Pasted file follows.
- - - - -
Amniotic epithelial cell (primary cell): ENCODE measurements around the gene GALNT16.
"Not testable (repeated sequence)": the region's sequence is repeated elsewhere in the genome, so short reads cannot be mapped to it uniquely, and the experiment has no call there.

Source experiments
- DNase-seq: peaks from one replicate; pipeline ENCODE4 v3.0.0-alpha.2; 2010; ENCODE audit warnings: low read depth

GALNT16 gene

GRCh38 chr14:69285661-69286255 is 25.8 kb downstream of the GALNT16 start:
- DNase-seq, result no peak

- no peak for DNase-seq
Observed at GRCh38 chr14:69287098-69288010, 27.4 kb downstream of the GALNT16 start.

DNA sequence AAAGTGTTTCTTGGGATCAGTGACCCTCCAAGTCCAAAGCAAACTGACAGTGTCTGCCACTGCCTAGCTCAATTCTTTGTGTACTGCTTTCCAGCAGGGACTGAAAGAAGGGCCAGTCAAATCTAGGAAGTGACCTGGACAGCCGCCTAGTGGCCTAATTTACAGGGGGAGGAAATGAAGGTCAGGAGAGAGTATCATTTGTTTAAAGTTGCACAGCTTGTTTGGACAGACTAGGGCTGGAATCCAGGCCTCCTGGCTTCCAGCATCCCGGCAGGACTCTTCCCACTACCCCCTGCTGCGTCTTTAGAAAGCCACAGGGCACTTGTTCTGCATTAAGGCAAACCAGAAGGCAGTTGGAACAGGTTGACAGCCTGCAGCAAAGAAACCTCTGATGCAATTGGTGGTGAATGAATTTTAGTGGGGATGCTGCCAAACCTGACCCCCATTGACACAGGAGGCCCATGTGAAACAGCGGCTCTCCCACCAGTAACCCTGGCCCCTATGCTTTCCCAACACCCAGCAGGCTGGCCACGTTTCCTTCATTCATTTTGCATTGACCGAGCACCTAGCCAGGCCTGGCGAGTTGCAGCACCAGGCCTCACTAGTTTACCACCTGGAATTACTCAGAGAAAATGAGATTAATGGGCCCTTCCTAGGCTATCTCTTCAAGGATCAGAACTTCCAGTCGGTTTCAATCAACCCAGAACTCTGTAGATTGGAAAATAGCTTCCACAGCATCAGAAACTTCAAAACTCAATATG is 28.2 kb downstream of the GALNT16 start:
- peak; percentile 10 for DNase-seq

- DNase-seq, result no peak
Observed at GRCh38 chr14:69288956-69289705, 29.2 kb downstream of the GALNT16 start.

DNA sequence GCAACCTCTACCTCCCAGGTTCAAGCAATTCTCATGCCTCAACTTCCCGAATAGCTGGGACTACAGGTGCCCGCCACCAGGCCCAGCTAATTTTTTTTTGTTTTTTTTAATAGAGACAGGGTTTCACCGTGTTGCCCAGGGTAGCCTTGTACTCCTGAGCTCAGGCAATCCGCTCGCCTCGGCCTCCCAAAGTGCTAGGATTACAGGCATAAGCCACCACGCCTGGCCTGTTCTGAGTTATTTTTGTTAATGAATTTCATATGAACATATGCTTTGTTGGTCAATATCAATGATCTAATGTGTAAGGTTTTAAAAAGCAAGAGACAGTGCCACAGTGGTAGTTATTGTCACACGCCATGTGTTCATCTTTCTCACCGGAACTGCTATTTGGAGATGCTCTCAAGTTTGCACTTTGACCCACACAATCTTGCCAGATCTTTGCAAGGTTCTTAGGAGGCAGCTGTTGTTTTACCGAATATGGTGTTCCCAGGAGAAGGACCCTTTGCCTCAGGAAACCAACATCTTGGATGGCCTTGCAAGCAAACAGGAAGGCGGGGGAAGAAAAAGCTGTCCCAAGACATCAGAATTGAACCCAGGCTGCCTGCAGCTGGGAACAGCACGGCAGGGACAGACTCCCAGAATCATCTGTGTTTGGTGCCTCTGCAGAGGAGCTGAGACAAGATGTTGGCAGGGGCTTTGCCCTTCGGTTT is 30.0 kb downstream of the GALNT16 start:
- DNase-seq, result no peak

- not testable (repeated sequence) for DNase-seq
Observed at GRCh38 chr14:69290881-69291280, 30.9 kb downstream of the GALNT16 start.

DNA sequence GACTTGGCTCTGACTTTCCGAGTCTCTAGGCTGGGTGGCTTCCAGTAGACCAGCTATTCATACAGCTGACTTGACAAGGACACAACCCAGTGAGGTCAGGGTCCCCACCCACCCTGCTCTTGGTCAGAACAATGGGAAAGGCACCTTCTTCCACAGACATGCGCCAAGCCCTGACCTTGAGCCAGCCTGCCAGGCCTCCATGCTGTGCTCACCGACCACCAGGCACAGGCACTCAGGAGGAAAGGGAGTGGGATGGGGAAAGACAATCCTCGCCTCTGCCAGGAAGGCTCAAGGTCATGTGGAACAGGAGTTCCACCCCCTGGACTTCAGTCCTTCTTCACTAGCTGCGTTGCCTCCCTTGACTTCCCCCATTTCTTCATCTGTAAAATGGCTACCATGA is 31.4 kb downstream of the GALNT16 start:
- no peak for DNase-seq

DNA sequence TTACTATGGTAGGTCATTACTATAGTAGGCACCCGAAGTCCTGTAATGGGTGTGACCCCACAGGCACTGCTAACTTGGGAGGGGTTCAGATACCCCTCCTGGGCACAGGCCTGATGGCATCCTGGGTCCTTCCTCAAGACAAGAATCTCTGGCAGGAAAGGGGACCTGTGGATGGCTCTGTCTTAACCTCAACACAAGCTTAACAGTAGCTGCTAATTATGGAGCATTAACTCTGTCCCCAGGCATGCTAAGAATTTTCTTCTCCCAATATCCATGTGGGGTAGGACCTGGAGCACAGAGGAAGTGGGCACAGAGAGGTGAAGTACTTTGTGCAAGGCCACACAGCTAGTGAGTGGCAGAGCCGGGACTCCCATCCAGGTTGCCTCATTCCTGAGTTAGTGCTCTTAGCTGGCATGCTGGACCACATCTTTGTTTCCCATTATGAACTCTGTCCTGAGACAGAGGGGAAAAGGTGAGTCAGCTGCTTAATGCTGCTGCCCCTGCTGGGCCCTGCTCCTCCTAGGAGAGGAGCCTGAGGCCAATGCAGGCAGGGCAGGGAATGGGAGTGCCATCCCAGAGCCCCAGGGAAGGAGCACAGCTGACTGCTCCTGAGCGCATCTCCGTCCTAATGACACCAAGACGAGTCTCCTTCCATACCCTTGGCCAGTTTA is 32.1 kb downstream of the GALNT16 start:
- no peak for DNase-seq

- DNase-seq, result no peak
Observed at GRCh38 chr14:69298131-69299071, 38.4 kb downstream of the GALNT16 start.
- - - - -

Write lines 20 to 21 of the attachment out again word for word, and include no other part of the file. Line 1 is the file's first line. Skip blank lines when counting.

DNA sequence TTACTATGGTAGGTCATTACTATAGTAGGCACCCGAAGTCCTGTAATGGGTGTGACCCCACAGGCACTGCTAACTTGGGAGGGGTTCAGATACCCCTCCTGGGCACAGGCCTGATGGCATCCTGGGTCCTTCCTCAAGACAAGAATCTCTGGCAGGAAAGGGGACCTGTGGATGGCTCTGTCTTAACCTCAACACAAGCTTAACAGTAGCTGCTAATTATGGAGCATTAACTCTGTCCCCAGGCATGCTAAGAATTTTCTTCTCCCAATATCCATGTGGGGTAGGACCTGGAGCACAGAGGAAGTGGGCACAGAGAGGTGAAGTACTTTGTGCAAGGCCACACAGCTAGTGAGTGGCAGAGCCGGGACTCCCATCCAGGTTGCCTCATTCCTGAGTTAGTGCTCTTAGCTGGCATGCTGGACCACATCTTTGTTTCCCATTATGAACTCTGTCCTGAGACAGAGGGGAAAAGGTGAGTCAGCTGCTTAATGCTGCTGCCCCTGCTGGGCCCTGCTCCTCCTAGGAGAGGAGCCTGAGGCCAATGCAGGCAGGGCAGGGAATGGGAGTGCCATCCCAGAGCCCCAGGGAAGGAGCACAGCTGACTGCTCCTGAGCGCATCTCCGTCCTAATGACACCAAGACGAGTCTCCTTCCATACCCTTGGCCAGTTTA is 32.1 kb downstream of the GALNT16 start:
- no peak for DNase-seq